By Janet Pinto, Chief Academic Officer & Chief Marketing Officer, Curriki
Constitution Day is celebrated on Monday, Sept. 17, in the United States to commemorate the formation and signing of the U.S. Constitution by 39 brave men on September 17, 1787. This important day in the nation’s history presents a key opportunity for social studies teachers to get their students interested in U.S. history and examine its relevance today.
On this same day, we also celebrate Citizenship Day, recognizing people who are taking steps to become U.S. citizens.
We encourage you to begin preparing now so that you can celebrate Constitution Day in your classroom with students who have a full appreciation of the important document they are commemorating and want to celebrate what it means to their lives.
Curriki offers a number of sources for rich, interactive materials to help you teach thoughtfully and comprehensively about the Constitution and the founding of the United States of America. Here are some of our favorites:
The National Constitution Center
Curriki’s partner the National Constitution Center offers a number of materials on Curriki’s site to acquaint your students with this important document. They include:
- The United States Constitution – In this lesson, students will study the Constitution from three perspectives, looking at its structure, content and underlying principles. The same lesson is also available for English Language Learners (ELL).
- Interactive Constitution – Constitutional experts interact with each other to explore the Constitution’s history and what it means today. For each provision of the Constitution, scholars of different perspectives discuss what they agree upon, and what they disagree about.
Voices of History from Bill of Rights Institute
The Bill of Rights Institute provides quality, primary-source based resources to civics educators across the country. Its Voices of History collection is especially vivid and relevant. Resources include:
- Founders and the Constitution: In Their Own Words – This introduces students to 24 individuals who had a direct impact on the founding of our constitutional government, analyzes their writings, and appreciates each Founder’s role in shaping our government.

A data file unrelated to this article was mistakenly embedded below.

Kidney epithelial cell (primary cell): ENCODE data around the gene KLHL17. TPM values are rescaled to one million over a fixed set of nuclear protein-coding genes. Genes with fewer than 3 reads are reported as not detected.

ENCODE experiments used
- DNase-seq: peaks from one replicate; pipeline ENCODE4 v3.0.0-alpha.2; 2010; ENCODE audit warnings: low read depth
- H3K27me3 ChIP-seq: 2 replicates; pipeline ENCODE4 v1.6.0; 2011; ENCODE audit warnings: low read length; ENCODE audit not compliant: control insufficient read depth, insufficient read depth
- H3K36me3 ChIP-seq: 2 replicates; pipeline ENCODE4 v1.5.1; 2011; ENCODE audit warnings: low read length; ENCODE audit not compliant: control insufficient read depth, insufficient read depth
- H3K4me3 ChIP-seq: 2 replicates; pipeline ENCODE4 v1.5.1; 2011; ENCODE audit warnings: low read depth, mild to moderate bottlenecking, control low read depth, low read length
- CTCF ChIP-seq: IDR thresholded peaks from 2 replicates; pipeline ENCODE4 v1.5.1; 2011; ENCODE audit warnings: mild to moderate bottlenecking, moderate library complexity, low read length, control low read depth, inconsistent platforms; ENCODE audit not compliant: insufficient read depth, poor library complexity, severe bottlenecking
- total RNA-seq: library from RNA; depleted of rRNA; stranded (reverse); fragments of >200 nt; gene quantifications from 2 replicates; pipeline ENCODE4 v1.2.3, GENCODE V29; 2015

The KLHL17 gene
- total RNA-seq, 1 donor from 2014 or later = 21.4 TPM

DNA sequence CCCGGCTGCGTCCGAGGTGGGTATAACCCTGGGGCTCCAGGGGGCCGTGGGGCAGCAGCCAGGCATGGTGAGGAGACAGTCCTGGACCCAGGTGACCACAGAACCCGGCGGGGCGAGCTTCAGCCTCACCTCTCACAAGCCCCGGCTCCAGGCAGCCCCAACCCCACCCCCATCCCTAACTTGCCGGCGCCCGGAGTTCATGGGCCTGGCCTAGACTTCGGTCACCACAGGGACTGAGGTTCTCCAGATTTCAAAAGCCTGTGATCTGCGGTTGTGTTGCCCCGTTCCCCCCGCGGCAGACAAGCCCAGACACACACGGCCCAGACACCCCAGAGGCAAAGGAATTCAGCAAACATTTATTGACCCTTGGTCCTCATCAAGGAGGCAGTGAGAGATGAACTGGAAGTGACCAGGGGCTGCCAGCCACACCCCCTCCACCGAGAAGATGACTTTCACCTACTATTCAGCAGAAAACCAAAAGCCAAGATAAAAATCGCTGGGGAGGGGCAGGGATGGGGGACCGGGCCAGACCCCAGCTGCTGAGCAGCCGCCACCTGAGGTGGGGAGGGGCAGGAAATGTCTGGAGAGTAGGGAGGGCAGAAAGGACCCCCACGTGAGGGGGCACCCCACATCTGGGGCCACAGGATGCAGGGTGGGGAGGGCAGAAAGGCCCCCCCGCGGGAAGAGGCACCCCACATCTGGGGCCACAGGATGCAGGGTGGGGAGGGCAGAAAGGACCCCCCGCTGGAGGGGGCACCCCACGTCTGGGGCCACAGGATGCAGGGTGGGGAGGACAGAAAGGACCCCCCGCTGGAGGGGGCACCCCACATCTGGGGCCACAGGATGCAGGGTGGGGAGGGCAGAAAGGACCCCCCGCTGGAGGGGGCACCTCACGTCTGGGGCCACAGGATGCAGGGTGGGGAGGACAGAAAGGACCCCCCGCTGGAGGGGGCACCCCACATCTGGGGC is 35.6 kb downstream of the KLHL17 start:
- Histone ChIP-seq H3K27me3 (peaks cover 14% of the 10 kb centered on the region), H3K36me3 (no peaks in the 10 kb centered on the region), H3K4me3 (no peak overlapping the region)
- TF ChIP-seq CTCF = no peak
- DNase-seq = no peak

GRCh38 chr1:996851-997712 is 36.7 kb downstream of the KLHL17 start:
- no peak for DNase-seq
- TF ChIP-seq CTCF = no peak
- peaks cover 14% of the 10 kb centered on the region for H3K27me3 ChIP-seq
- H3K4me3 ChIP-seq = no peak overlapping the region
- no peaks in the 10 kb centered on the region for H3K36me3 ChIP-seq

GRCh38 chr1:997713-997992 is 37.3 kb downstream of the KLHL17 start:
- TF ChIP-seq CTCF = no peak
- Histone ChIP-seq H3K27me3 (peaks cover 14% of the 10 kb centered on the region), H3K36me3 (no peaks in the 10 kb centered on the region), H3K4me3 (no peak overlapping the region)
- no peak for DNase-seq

- The Constitutional Powers of Congress – In the early republic, Congress was a colorful, exciting, unpredictable, and contentious branch of the United States government. The members constantly quarreled but often deliberated and compromised through persuasive oratory and rational conversation. Follow them through this rocky ride.
- How Does the Constitution Protect Liberty? – The Founders listed several rights guaranteed to the people in the first eight amendments of the Bill of Rights – then added a Ninth Amendment to protect the rights of the people that were not listed in the first Eight. This lesson explores the nature of these unnamed rights and examines the arguments around who should interpret them, judges or the people.
- Being an American – Through primary source analysis, writing assignments, discussion prompts and other activities, students will “connect the dots” by focusing on the Declaration of Independence, the Constitution, the Bill of Rights, civic values, American heroes, and exploring the meaning of citizenship to them. (This resource is also available for English Language Learners (ELL).
Constitution in Spanish
Your Spanish-speaking students will appreciate having the ability to read the U.S. Constitution in Spanish here.
Webinar on Civil Discourse
Want to go even deeper? Curriki plans to hold a free webinar entitled “Civil Discourse in a Republic: Using Historical Context to Discuss the Importance of Civility” to help teachers use historical context to discuss the importance of civility in republican self-government.
This webinar, scheduled for on Wed., Sept. 12, at 3 PM ET, will discuss the importance of civil discourse to the health of a republic and provide teachers with tools to foster civil discourse in their classrooms. Register here.
There will be an archive available afterward if you can’t make the webinar. To receive a notification, sign up for Curriki’s monthly enewsletter.
Janet Pinto, Chief Academic Officer & Chief Marketing Officer, leads and manages all of Curriki’s content development, user experience, and academic direction. Learn more at Curriki.org.
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